Local Chapters Fuel AFCOM Growth

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In a week filled with chatter about an economic downturn and cost-cutting, last week’s Data Center World in Orlando, Fla. had the largest turnout ever for the fall version of the trade show, with more than 700 attendees. While smaller than the spring version of DCW conference - which had 1,300 attendees for the 2008 version in Las Vegas – this year’s Data Center World Fall event benefited from the rising profile of the data center industry.

“The data center industry is so pertinent today,” said Jill Eckhaus, the CEO of AFCOM. “For the first time in history, the data center has been recognized as an integral part of every business. That’s really why AFCOM was founded: to help recognize how important the data center has become.”

AFCOM is a leading association for data center professionals, founded in 1980 to support the management of data centers around the world. Originally, AFCOM was an acronym for the “Association for Computer Operations Management,” but has since expanded its focus to the entire data center and become known simply as AFCOM. In the past five years, AFCOM has been transformed along with the industry it represents, growing from 1,700 members to more than 4,200. The biggest growth has been local.

“Five years ago we had seven local chapters and today we have 35,” said Eckhaus, who noted that AFCOM is also seeing strong growth among overseas members, both in attendance at the conference and the launch of local data center user groups.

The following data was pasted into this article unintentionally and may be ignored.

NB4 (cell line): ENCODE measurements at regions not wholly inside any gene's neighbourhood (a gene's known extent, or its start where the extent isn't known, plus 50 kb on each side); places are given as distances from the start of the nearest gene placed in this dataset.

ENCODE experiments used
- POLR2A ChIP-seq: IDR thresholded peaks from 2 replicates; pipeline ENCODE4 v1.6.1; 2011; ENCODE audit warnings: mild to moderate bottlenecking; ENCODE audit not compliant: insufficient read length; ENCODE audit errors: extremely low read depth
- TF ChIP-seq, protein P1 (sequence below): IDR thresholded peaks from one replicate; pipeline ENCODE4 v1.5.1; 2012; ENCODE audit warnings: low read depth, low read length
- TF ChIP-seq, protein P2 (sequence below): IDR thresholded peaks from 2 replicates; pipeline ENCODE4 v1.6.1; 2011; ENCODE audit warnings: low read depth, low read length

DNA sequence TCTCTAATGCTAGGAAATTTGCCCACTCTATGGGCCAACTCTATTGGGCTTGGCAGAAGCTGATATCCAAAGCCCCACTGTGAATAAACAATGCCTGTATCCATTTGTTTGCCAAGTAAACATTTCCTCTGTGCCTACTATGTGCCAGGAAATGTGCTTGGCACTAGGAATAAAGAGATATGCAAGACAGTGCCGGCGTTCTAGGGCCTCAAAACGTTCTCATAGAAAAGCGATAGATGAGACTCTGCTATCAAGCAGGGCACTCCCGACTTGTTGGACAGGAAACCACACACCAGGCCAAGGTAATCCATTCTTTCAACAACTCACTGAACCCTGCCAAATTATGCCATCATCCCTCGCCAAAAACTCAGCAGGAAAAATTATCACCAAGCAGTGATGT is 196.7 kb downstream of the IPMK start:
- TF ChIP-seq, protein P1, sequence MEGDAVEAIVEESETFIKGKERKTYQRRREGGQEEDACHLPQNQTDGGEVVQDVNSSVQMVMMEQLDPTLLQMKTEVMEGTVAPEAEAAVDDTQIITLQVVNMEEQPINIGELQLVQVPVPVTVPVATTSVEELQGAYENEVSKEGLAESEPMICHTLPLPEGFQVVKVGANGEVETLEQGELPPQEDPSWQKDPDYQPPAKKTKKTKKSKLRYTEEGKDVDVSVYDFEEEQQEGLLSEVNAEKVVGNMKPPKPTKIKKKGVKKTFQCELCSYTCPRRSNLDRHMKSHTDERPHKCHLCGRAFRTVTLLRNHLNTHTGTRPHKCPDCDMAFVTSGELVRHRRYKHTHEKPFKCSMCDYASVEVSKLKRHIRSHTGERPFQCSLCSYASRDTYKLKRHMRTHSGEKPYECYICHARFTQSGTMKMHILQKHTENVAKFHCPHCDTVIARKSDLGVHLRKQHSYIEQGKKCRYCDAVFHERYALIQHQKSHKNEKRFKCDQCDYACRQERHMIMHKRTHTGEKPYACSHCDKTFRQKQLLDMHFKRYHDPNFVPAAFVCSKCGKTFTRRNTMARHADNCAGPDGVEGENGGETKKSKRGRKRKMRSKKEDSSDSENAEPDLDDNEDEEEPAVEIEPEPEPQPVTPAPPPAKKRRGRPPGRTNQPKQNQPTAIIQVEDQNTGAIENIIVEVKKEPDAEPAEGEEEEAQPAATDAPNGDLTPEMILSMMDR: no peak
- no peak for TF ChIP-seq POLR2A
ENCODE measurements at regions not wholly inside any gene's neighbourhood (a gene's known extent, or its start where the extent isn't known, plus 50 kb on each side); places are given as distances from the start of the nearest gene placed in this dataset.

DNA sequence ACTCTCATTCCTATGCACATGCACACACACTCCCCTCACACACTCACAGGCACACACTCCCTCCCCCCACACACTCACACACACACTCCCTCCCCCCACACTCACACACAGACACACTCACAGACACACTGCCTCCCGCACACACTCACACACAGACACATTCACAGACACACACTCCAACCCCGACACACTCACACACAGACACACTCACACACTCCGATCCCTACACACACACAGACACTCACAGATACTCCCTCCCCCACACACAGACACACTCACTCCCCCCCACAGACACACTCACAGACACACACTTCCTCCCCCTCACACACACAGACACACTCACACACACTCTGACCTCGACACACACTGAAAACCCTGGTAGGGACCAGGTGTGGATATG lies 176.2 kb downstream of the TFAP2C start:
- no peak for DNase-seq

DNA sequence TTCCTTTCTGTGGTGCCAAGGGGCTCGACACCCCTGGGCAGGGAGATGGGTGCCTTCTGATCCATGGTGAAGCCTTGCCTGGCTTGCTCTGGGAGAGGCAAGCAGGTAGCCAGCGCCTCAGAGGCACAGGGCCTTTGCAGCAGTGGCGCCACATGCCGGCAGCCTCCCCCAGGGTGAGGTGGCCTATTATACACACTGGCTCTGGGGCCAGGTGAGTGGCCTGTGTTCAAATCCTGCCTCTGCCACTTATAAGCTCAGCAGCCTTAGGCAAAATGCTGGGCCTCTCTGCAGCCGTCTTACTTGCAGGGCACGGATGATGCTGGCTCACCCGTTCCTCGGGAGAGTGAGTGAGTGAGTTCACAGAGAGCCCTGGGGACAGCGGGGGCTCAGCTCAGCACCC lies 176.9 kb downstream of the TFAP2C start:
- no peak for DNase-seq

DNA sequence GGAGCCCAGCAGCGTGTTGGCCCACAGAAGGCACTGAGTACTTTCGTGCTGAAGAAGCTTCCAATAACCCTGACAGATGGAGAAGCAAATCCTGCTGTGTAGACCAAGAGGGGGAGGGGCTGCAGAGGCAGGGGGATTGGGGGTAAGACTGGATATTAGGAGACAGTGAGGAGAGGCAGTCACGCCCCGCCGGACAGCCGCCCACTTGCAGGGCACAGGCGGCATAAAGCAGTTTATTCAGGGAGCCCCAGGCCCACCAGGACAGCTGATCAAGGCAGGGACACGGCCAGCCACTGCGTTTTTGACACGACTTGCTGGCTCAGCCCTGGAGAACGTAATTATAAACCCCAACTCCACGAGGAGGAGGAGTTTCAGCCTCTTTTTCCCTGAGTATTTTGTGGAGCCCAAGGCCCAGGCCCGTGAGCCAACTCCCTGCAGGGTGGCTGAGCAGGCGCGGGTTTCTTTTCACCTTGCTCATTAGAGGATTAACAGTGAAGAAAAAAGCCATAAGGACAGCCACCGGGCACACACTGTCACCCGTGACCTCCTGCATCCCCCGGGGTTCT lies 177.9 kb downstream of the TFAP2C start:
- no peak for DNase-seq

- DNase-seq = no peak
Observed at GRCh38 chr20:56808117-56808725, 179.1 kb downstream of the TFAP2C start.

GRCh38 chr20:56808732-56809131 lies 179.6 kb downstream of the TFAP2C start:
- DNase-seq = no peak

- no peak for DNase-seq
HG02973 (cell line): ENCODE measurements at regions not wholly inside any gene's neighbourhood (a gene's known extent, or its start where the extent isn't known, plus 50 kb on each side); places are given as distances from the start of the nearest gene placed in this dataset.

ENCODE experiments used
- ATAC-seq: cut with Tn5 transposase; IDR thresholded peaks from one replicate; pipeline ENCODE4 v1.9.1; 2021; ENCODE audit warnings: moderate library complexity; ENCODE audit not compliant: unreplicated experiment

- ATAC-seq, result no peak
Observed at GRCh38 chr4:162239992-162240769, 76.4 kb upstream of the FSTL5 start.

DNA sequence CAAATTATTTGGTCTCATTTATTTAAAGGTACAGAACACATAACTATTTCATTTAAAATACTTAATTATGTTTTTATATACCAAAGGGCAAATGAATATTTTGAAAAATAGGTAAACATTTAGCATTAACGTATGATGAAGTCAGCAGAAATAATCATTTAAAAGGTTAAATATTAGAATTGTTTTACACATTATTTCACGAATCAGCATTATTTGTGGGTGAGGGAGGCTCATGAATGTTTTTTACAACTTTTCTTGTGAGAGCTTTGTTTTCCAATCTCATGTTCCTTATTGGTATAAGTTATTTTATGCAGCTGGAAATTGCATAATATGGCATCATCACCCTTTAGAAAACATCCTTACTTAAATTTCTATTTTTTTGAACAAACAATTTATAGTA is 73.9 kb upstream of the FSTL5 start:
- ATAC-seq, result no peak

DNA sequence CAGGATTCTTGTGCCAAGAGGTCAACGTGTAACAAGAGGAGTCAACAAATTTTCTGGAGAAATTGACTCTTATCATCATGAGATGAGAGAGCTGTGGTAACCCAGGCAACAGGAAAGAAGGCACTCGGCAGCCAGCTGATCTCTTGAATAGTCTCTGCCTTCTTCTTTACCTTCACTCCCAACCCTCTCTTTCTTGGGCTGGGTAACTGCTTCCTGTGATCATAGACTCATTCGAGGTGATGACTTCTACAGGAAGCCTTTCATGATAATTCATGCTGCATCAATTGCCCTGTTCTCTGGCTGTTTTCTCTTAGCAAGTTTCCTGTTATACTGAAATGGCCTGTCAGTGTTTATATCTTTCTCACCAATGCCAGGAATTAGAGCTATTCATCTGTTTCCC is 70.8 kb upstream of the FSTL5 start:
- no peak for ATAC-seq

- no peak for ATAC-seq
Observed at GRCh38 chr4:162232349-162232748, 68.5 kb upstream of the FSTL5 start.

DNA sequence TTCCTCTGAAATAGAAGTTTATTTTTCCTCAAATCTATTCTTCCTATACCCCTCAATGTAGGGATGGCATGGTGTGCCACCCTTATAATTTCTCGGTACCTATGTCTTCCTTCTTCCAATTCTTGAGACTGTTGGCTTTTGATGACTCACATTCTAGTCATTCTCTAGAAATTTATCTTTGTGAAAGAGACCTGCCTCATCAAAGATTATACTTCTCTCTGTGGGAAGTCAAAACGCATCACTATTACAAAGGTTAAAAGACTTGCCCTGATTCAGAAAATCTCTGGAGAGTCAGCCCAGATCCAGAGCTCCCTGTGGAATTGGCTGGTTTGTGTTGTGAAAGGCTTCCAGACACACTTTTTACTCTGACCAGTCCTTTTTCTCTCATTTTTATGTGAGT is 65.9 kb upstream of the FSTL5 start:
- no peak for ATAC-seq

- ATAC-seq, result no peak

New international chapters have been formed in the United Kingdom, Mexico City, and Melbourne, Australia, while domestic AFCOM local chapters have been organized in Greater Houston, Wisconsin, Western Pennsylvania, Omaha, Greater Minnesota and Northern California in 2008.

“The chapter program helps our members to interact with and learn from other data center professionals at the local level,” said Michelle Morrissey, AFCOM’s member services manager. “The program is considered our most valued platform for continuing education, networking and sharing solutions to challenges in the workplace.”

The growth of AFCOM’s local chapters has been a function of the organization’s philosophy, Eckhaus said. “AFCOM has always made it our goal to be vendor-neutral,” said Eckhaus, who said some members found other meeting opportunities in the data center sector to be more “vendor-happy.”

Eckhaus believes the growth of local chapters will continue to be an important element in AFCOM’s development, and one of the best ways the group can serve its membership. “It was really important after 9/11 to see growth in local chapters and have local meetings,” said Eckhaus. “People stopped traveling, but they still needed education.”

The twice-yearly Data Center World events have become some of the best-attended events in the industry. Data Center World has been named to the Tradeshow Week list of the 50 fastest-growing trade shows for the past three years. Eckhaus expects that trend to continue.

“I believe this industry will continue to prosper and grow,” she said. “It makes in an exciting time for younger people to get into the field. Whether so much economic difficulty, here’s an industry that is booming.”

About the Author

Rich Miller is the founder and editor at large of Data Center Knowledge, and has been reporting on the data center sector since 2000. He has tracked the growing impact of high-density computing on the power and cooling of data centers, and the resulting push for improved energy efficiency in these facilities.

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